• evaluate and apply appropriate strategies to facilitate engagement with young people and their families
  • evaluate the effectiveness of intervention plans
  • identify and assess appropriate protocol and process arrangements in working with multiple agencies, including the sharing and safeguarding of information
  • evaluate the application of strategies for supporting young people through transitions within the context of youth justice intervention.

What you will study

Block 1: Engagement and communication – explore engagement in the context of building relationships and appraise the communication skills required to promote trust, model pro-social behaviour, solve problems with young people and enhance their human and social capital.

Block 2: Effective practice: extend your understanding of effective practice and examine ways of working to build effective relationships with children and young people.

Block 3: Multi-agency working – investigate various models of multi-agency and inter-agency working and reflect on what some of the challenges might be for multi-agency working in the specific context of youth justice practice.

Block 4: Transitions – explore the range of transitions young people in the youth justice system make and consider what skills practitioners need in order to provide appropriate support

This module will facilitate a critical exploration of social policy and young people. It will identify some of the key elements of social policy that influence and have influenced young people’s lives. It will examine the conceptual, political and historical development of social policy affecting young people. The module will also explore contemporary conceptual and substantive issues of social policy concerning young people. These include issues such as young people living under social services care, young people and health, and welfare services for young people.  The purpose of the module is to provide students with a critical understanding of young people and social policy in both its historical development and in a more contemporary sense.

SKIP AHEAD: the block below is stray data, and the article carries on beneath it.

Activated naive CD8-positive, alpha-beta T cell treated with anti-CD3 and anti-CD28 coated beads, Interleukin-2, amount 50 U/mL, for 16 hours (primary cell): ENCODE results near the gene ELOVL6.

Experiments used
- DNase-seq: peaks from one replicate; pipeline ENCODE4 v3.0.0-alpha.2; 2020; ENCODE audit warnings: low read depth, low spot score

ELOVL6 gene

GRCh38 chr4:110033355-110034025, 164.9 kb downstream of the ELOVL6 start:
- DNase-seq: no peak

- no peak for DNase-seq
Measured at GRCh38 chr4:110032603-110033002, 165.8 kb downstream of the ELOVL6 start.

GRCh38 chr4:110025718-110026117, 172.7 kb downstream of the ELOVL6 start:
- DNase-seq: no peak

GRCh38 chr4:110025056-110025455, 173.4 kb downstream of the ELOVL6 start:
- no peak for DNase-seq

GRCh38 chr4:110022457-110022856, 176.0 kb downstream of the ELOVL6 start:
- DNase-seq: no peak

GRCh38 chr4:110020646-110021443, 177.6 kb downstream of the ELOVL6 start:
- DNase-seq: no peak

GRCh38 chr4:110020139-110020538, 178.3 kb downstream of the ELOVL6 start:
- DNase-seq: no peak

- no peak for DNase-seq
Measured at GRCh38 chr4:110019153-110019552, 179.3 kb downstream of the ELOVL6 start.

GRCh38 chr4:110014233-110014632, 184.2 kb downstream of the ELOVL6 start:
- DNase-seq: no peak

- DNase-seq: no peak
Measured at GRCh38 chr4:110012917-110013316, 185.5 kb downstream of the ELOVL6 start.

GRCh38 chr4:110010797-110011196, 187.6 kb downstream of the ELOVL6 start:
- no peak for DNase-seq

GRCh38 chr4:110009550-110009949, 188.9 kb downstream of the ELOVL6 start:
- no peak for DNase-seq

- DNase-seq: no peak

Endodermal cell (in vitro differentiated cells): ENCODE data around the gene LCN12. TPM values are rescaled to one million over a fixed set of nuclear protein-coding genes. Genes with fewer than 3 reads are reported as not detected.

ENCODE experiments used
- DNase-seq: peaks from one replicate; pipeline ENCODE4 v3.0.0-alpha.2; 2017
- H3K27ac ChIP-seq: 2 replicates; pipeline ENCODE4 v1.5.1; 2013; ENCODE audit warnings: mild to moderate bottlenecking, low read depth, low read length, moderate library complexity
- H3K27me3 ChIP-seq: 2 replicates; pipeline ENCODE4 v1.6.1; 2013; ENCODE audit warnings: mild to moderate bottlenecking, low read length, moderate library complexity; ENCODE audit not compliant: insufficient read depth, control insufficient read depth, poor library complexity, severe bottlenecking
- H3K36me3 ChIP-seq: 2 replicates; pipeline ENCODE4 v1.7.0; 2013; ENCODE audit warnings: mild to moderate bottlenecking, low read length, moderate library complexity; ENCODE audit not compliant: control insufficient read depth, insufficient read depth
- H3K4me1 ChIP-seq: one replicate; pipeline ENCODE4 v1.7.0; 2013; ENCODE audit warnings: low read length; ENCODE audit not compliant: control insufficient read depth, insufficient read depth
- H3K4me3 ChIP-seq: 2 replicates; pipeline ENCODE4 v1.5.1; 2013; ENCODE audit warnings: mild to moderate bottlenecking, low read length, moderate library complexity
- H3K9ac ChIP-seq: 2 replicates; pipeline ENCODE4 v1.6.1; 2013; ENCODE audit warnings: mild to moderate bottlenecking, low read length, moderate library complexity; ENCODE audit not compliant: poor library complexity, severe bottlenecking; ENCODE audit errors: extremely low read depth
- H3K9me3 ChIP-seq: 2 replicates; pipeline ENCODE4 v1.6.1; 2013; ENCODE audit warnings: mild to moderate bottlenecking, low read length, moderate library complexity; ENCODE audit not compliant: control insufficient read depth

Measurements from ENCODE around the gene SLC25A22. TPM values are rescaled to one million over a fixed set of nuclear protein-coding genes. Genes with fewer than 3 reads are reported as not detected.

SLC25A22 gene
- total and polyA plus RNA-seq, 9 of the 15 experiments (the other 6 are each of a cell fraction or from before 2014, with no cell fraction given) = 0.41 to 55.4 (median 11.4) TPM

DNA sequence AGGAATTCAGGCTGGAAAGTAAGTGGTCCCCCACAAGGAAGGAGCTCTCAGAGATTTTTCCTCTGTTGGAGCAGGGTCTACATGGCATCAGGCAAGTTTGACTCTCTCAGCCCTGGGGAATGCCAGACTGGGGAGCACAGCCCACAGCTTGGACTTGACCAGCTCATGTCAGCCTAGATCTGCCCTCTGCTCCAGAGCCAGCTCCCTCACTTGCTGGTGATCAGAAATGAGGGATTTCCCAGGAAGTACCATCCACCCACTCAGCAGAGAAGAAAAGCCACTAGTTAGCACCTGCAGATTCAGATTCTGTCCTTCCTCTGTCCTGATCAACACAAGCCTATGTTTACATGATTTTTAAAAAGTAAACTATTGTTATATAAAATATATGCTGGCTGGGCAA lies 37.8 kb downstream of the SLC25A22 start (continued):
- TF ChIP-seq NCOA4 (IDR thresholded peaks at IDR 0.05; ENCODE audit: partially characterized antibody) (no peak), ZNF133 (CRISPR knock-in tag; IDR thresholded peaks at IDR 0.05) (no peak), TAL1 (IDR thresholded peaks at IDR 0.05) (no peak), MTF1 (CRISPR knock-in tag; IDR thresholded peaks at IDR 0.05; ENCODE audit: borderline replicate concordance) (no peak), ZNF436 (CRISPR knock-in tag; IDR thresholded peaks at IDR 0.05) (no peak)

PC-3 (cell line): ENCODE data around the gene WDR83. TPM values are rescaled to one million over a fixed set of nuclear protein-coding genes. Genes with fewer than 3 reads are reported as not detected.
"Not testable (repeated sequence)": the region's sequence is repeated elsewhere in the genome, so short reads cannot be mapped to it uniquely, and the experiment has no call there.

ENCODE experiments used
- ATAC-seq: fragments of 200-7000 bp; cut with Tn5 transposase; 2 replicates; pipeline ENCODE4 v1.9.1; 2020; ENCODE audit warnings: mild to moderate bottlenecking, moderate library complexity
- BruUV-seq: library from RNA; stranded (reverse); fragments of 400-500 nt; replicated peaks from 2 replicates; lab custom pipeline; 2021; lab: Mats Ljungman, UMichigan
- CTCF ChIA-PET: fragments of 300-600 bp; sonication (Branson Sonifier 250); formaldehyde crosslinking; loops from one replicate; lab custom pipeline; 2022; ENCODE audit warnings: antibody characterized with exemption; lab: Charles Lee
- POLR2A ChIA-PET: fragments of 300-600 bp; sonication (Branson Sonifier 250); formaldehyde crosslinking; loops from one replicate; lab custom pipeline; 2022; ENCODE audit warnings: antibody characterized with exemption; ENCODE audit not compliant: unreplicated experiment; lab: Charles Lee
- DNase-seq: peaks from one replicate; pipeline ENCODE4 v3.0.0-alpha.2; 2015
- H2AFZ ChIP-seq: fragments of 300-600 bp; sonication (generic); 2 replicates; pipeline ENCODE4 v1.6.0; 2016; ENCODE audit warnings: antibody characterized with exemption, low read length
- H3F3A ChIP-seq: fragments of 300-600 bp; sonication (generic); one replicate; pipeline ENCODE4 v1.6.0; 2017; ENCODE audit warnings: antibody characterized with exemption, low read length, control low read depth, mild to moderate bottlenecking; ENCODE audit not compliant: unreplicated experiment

On successful completion of this module, you will be able to:

  • Evaluate a range of major social policies in relation to young people
  • Evaluate different conceptual understandings of social policy and implications on offending behaviour
  • Critically discuss current debates on social policy and youth justice
  • Examine some substantive issues of social policy in contemporary practice and their effects on young people today

What you will study

Block 1: Political ideology and social policy – explore ways in which political ideologies influence the way in which social policy is developed and implemented, particularly in relation to youth justice.

Block 2: Children in the care of the state – consider reasons why children who have experienced care are more likely to encounter the youth justice system.

Block 3: Childhood, adolescence and social policy – investigate the way in which the concepts of ‘childhood’ and ‘adolescence’ have changed across time and how this influences responses to those who commit crimes.

Block 4: Diverse groups and specific needs – consider the ways in which the youth justice system responds to particularly groups, in particular girls and young people from Black, Asian and Ethnic Minority backgrounds.

Block 5: Children and young people’s rights – extend your understanding of children’s rights and the challenges that this raises for the operation of the youth justice system

Block 6: International youth justice systems – compare and contrast youth justice systems from across the globe.

This module will assist those working within the Youth Justice sector that are either in a management/supervisory role or who aim to be promoted into such a position. This module will help students to have a wider critical overview of policy developments regarding staff development within the sector (FDYJ/YJEPC) and the intended impact this should have. Further, students will explore what it takes to be a successful manager and coach, providing them with the skills to empower the staff they are responsible for whilst undertaking staff development opportunities. This module will provide students with the skills necessary to become a ‘work-based coach’ to support colleagues who are undertaking the FdA Youth Justice.